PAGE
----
Wednesday, August 24, 2005

churches and marketing

You don't have to be poor to get a handout from New Life Christian Church in Centreville, Va. You just need to watch for the church's new ice cream truck, a $10,000 investment in public relations.

We ran a nice article on monday 22 august about how some churches are turning to marketing as a way of reaching out to their communities.

I appreciated that the piece wasn't triumphal about such efforts but included some counterpoint such as

But in catering to popular demand, churches might set visitors up for disillusionment, says Philip Kenneson, co-author of Selling Out the Church: The Dangers of Church Marketing.

"Part of becoming a Christian is coming to see that what you thought you wanted deeply is not what you most wanted," says Kenneson, a theology professor at Milligan College in Tennessee. "It's having your wants retrained. So it's pretty hard to appeal to this old set of desires to get people in the door and then all of a sudden say, 'You know, we didn't quite tell you the whole thing.' Then people feel betrayed."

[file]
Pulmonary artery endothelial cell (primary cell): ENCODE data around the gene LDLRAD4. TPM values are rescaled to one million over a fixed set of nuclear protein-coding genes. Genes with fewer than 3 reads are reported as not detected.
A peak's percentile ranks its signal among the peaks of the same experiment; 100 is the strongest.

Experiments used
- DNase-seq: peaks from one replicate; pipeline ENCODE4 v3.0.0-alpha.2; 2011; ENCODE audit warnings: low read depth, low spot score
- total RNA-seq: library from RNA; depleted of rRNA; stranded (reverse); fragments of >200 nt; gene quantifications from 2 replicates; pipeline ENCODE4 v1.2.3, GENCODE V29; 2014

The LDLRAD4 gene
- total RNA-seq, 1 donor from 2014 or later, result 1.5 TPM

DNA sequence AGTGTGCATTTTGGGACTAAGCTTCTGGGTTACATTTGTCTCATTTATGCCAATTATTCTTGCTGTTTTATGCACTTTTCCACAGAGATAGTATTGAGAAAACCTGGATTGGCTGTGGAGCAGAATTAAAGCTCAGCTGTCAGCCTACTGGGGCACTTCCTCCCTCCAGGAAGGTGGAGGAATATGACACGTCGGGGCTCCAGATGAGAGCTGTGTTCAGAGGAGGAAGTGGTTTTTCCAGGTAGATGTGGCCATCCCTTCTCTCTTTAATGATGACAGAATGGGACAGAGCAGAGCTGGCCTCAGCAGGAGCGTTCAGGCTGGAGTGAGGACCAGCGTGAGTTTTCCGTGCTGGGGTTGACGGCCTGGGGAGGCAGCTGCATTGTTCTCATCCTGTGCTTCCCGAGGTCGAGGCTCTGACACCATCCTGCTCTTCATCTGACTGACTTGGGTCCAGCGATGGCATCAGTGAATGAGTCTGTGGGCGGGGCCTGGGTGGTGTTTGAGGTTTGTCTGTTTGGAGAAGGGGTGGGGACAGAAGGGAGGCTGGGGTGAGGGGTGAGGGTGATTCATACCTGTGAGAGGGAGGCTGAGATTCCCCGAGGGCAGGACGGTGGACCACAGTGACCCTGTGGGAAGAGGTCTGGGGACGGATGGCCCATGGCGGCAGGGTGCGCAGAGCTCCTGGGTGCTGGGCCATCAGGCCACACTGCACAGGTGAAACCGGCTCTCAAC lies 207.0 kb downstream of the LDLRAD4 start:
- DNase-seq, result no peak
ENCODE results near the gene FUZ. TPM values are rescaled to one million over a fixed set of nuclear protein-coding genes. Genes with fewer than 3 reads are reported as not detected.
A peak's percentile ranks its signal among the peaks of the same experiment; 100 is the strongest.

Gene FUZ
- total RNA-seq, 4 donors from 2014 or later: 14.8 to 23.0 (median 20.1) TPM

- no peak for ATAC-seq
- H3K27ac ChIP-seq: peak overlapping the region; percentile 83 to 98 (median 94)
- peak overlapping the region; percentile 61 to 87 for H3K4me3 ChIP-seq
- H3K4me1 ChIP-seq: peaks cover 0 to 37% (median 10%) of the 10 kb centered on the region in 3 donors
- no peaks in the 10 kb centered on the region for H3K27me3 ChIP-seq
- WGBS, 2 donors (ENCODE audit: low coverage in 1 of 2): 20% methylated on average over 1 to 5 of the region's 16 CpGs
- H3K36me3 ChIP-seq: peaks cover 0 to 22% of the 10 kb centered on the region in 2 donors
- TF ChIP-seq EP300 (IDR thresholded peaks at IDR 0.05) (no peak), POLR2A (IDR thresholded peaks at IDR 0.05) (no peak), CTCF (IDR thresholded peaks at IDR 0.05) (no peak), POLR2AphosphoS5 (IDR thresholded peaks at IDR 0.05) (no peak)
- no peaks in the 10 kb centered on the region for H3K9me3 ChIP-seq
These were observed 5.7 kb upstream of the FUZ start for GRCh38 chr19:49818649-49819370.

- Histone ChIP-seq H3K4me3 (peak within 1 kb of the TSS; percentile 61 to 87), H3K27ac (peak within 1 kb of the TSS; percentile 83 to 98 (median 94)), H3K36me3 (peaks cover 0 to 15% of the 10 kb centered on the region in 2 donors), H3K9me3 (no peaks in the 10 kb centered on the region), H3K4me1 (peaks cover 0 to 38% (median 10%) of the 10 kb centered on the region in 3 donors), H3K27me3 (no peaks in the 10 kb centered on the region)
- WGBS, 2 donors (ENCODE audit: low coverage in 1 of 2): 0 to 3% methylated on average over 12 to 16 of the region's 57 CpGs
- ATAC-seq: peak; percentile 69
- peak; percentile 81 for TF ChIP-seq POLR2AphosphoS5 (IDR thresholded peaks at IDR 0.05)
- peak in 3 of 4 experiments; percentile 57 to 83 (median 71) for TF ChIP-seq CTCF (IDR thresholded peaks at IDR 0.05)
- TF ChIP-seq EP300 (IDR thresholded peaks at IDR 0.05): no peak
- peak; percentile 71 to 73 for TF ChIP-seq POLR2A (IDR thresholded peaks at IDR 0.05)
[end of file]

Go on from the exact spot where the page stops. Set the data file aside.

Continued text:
As someone who has served both on a pastoral staff and worked in a secular marketing department, while not feeling at all triumphal about churches using such techniques, I think I'm less concerned than Kenneson; I see the use of secularly culled marketing strategies as amoral. I do not believe that the use of best business practices in this or other areas is intrinsically problematic; it's the heart-reliance on or overconfidence in such approaches that's problematic).

Such efforts are severely limited. The best fruit of such strategies is to influence people to enter a context where they then can be drawn into community and worship through the folks they meet and the God they see. After responding to such a marketing effort, if someone doesn't meet at least one person soon with whom they - consciously or unconsciously - believe that they can eventually develop a confiding or close relationship, then the successful marketing effort will not ultimately result in someone being knit into community.

In every church, everyone who really becomes a part of the community develops an intimate subchurch of, generally, somewhere between one and twelve folks. That group is the critical hub of their communal network. Secular marketing techniques are impotent, in my opinion, to influence inclusion here. But, they can - I believe - influence someone to come to a place where such more intimate connections might occur.

And - all that being said - word of mouth from a trusted source almost always trumps the most expensive and artful marketing campaign.

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